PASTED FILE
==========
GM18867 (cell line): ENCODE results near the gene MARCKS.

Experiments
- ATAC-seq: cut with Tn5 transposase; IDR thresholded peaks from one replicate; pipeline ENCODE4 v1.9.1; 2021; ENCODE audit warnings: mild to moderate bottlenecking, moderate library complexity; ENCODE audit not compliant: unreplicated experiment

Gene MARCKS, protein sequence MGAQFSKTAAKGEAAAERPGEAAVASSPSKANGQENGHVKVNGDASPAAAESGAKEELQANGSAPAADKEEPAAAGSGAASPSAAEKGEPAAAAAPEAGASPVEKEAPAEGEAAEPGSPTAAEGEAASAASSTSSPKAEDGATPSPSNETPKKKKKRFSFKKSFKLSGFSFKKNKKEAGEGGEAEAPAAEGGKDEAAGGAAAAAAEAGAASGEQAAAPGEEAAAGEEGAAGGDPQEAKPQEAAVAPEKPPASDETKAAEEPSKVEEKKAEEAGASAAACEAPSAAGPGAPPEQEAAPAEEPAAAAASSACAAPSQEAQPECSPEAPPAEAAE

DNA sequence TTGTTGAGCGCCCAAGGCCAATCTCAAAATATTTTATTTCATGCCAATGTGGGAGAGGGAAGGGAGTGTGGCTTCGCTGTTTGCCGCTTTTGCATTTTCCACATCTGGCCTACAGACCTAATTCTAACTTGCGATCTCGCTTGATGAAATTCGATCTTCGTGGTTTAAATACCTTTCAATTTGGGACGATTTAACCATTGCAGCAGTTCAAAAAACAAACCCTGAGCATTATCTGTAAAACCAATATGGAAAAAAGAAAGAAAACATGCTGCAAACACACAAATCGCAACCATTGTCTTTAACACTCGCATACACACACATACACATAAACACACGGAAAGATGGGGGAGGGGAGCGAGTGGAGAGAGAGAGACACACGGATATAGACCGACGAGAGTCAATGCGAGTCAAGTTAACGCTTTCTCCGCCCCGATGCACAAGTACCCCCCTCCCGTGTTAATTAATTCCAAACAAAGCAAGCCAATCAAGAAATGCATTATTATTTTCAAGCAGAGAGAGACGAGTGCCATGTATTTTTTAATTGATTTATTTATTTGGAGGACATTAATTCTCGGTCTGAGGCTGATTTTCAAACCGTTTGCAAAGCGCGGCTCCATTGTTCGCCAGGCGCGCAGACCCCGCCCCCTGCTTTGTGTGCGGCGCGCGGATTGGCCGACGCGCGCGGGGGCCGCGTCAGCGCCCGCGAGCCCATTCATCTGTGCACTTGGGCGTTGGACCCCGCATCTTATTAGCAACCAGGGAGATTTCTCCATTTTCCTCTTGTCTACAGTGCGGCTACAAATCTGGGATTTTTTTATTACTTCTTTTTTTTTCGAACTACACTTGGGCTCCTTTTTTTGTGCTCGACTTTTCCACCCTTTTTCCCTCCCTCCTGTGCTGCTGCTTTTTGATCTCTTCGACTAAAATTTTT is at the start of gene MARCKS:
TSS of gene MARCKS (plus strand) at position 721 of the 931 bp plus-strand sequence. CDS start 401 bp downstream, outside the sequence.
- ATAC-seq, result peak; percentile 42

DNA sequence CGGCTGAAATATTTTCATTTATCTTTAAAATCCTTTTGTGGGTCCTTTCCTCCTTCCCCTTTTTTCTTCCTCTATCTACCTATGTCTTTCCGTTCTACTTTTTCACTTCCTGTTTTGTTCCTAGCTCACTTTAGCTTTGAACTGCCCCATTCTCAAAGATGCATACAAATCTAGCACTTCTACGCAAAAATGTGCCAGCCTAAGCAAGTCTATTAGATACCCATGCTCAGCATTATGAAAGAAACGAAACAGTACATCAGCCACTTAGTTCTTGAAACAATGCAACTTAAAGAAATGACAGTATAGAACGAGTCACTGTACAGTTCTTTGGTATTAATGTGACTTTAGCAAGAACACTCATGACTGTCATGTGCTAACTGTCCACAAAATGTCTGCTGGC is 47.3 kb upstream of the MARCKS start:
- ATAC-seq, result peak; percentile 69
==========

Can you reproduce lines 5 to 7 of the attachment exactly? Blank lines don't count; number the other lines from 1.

DNA sequence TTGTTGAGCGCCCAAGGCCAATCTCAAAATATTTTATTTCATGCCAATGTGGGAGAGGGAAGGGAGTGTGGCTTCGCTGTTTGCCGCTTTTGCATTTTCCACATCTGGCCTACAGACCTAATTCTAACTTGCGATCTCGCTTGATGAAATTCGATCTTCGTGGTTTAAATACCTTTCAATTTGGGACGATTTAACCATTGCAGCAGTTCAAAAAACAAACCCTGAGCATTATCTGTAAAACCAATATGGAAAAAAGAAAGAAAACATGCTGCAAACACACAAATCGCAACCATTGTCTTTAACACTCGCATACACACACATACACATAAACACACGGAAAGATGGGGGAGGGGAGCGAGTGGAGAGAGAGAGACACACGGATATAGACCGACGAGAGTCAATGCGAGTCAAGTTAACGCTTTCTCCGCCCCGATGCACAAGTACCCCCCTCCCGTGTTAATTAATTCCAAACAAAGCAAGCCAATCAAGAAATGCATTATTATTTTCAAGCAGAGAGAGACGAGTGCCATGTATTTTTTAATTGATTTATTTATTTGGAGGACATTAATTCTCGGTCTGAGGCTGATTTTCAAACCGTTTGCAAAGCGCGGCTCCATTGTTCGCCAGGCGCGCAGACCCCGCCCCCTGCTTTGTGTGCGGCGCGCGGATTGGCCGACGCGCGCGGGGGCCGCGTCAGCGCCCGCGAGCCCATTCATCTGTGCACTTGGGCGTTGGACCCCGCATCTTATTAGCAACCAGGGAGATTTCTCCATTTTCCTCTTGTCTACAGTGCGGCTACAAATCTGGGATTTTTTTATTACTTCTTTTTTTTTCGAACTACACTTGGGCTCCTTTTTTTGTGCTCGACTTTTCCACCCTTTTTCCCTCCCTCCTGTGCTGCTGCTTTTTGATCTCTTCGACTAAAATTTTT is at the start of gene MARCKS:
TSS of gene MARCKS (plus strand) at position 721 of the 931 bp plus-strand sequence. CDS start 401 bp downstream, outside the sequence.
- ATAC-seq, result peak; percentile 42